Object name: NGC7062

Designation(s): NGC7062,

NGC 7062 is a small open cluster in northeastern Cygnus about 2.5 degrees south-southwest of M39. WEBDA gives it a distance of about 4,800 light-years and an age of about 300 million years. That\'s old enough some of the most massive stars could have turned into red giants. Whether the red stars seen in the cluster are such members I can\'t say. I didn\'t find anything on that. The cluster was discovered by William Herschel on October 19, 1788 using his 18.7\" reflector. Thus I imaged it as part of my quest for those in the Herschel 400 list I can reach at my latitude. This one is rather well suited to my limited field of view.

My visual observation notes from June 14, 1985 using my 10\" f/5 reflector on a fair but humid night at up to 180x reads: \"Irregular, somewhat diamond shaped open cluster tucked between two bright stars.\" I\'m not sure what two stars I meant. Probably the blue on the lower right side of the cluster and the more white one at the same declination on the left side. Don\'t seem so obviously bright in this image, however. Digital images seem to flatten magnitude ranges to fit them into the limited range of a computer monitor.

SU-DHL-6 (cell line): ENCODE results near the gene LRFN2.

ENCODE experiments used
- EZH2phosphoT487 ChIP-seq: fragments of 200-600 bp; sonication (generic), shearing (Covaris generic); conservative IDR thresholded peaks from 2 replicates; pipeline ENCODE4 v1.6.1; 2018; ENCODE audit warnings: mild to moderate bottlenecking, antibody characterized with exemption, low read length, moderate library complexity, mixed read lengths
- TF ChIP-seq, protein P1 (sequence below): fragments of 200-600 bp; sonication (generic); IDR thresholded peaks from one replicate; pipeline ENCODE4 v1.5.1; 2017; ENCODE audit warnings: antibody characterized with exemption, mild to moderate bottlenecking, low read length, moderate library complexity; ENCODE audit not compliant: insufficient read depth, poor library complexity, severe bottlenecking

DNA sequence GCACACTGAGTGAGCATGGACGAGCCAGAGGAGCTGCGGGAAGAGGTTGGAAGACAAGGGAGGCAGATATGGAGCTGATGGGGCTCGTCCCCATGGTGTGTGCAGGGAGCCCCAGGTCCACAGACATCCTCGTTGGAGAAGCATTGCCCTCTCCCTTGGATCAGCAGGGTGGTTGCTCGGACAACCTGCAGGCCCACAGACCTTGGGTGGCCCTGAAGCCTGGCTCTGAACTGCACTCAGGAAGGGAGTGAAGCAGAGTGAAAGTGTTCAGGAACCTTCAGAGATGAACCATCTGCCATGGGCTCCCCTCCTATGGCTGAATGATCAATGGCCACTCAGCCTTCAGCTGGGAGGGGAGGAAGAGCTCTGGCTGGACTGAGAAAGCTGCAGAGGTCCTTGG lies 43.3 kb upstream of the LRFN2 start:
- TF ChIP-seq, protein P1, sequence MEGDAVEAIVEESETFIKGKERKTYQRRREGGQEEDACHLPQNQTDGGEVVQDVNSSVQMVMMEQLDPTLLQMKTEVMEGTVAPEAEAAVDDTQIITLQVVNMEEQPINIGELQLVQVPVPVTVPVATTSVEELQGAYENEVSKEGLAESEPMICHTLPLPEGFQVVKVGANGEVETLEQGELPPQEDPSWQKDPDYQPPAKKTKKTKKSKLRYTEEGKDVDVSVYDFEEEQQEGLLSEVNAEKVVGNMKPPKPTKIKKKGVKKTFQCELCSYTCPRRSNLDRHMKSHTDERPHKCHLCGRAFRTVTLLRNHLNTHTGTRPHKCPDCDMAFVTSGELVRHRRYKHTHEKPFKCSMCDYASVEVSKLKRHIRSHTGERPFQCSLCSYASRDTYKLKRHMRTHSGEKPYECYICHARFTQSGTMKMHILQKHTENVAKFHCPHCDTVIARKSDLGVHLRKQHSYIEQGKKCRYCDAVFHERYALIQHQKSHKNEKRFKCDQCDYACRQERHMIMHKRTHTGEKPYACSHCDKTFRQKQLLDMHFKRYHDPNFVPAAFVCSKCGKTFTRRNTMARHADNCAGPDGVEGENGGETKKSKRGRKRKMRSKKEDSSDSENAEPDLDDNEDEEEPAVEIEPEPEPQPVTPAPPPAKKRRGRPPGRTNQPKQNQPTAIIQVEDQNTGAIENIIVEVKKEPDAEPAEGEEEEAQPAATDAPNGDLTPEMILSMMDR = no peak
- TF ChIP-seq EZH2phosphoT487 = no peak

Note the fall off of stars on the eastern (left) side of the image especially toward the top. This appears to be LDN 980 a rather ill-defined dark nebula. Though it is centered southeast of the cluster out of my frame.

Due to a typing error, I ended up with 4 blue frames rather than my normal 2. That resulted in somewhat better signal to noise ratio for the blue image but since stars already have a rather good signal to noise ratio it made no real difference to the color data.

14\" LX200R @ f/10, L=4x10\' RG=2x10\' B=4x10\', STL-11000XM, Paramount ME